Call 0800 051 8069 FREE, any day, any time
Improving your dental health: it’s not just what you eat and drink but how you do it that can affect the strength of your teeth.
Dentists are becoming increasingly aware of a problem called ‘erosive toothwear’ and how it affects the health of your teeth. Its prevalence among patients is increasing and prevention is seen as the best way to address the problem. Luckily, a few simple dietary changes can help to protect your teeth and avoid the associated problems of sensitivity, function and appearance that erosive toothwear can bring.
Erosive toothwear is a term used to describe the destruction of tooth tissue over time, which can affect the way your teeth look, the way they function and their sensitivity.
In particular, erosion can cause loss of your tooth enamel and eventually the main body of your tooth which is made from hard tissue. This leads to the shortening of your teeth.
New research has helped to establish what causes erosive toothwear, and has identified a number of simple dietary changes that you can make to prevent it.
Dietary acids in your diet increase the chances of you developing erosive toothwear. But what foods contain ‘dietary acids’? Examples of foods that contain them are:
Understandably, the more often you consume these foods, you are at higher risk of erosive toothwear. It was found that one of these foods, or less, per day did not have any impact on toothwear erosion, whereas a frequency above this did.
It is not just the foods or drinks you are eating that could cause erosive toothwear, but how you are eating or drinking them.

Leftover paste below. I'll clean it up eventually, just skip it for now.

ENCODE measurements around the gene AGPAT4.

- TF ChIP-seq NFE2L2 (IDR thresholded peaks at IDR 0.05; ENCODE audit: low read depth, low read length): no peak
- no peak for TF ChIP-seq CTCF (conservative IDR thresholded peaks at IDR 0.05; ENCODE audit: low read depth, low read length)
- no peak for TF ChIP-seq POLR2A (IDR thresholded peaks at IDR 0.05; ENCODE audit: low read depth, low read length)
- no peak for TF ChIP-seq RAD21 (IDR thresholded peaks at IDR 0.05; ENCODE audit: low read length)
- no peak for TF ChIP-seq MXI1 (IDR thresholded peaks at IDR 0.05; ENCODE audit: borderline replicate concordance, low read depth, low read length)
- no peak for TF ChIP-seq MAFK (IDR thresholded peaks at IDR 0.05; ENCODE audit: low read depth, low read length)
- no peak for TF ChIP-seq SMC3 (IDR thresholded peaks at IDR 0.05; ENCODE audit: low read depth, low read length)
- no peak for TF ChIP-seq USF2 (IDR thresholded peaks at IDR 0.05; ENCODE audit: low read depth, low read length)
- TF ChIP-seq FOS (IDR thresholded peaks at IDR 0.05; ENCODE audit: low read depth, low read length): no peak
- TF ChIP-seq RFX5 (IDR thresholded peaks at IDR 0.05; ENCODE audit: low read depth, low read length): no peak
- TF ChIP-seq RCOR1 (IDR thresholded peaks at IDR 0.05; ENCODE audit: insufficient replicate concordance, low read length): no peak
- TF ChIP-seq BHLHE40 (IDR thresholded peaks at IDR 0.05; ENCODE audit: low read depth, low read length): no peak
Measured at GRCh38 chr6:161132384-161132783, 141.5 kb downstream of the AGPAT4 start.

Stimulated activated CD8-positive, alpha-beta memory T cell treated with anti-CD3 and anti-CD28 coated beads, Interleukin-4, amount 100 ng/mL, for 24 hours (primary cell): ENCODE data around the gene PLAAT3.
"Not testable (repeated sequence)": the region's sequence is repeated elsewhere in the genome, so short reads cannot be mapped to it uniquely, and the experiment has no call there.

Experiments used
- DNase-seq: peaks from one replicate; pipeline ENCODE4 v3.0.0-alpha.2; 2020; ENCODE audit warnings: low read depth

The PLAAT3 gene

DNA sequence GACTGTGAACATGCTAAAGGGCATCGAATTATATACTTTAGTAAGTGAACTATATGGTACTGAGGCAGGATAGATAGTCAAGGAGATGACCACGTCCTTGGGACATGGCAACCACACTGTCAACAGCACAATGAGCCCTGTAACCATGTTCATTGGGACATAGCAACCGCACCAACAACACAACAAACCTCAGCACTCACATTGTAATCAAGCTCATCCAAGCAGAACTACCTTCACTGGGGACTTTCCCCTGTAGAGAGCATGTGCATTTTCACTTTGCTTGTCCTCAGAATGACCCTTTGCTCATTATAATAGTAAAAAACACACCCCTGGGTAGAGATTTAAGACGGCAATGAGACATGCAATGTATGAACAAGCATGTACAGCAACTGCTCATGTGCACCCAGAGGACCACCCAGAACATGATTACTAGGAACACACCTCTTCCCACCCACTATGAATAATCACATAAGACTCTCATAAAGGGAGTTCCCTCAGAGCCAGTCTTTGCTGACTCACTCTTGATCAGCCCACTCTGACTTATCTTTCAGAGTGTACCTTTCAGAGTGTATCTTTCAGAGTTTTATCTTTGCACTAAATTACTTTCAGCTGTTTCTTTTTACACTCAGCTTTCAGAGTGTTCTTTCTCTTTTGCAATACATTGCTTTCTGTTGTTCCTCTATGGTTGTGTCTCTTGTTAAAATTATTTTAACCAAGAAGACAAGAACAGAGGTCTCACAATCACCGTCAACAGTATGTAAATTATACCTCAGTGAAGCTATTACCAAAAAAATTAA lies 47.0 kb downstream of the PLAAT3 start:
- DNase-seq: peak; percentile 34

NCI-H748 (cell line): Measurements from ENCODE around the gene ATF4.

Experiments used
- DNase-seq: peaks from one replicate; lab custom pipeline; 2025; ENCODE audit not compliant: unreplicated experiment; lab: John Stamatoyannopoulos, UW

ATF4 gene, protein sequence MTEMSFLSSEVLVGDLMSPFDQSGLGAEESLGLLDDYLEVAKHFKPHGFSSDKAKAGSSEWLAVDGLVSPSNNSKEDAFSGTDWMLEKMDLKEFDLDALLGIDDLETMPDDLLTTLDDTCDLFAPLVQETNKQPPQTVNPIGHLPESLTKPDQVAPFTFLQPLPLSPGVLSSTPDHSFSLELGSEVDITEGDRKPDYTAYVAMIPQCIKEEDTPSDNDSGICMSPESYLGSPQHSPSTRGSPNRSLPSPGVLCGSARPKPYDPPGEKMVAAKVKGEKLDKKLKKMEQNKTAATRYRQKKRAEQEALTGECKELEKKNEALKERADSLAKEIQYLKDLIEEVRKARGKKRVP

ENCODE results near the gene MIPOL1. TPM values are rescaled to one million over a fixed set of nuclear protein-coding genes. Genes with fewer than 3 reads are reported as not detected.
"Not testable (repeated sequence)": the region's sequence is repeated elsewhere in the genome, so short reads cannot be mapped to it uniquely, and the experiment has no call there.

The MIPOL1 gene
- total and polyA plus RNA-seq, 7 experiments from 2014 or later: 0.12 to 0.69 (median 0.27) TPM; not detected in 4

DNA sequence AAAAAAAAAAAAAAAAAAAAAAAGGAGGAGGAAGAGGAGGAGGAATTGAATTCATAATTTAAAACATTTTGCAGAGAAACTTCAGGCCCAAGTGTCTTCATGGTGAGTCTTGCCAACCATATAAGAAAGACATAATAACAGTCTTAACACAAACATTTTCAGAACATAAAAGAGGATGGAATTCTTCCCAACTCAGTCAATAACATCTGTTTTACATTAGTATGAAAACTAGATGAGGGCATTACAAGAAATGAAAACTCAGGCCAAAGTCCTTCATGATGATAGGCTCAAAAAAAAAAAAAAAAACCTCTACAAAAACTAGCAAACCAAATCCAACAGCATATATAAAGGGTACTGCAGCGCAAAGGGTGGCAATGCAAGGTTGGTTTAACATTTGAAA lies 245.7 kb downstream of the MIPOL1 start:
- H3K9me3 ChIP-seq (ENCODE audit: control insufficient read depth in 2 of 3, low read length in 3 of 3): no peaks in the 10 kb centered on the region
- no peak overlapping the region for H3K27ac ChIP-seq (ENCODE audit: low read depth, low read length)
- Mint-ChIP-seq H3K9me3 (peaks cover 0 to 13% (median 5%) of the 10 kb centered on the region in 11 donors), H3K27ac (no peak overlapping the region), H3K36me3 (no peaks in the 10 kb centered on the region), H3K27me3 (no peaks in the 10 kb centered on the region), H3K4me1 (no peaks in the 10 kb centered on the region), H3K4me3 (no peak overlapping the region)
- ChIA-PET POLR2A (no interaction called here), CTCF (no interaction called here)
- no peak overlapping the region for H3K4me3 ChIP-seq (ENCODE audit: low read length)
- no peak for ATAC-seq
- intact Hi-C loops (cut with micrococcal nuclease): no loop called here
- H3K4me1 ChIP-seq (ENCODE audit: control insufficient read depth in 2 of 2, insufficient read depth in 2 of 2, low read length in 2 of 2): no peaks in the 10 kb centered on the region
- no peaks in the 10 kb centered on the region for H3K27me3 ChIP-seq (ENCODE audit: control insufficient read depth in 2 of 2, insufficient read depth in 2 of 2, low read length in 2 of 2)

One factor that increases your risk of erosive toothwear is if the foods or drinks described above are eaten between meals. For example, a 3pm can of soda or a fruit tea increases your risk or erosion by almost double compared to drinking them with meals.
Additionally, it was found that eating fruit with meals did not have any impact on erosion, where as eating fruit between meals did.
Taking a long time, for example 10 minutes or so, to eat an apple or orange will also increase the risk of erosion. Along similar lines, drinking fruit teas or fizzy drinks slowly by sipping them, or if you swish or hold them in your mouth before swallowing also increases the risk of erosive toothwear.
Interestingly, the study also found that consuming these foods and drinks at a hotter temperature increases the risk of causing toothwear erosion.
The best ways to prevent erosive toothwear are outlined above – limiting your intake of dietary acids, eating or drinking any acids with meals and avoiding hot acidic drinks will all help prevent the onset or progression of erosion. Using toothpastes that protect enamel may also help, and using de-sensitising products if you are already suffering from sensitive teeth.
If you are concerned about erosive toothwear, you should ask your General Dental Practitioner about it and request she or he provide you with an assessment at your next appointment. If your erosion is very severe, you may be recommended treatment to restore the best functionality of your teeth or improve the aesthetics of your teeth.
Dentists are becoming more aware of toothwear erosion and a new charity has been set up by the dental industry to address the issue – you can visit their website at www.erosivetoothwear.co.uk.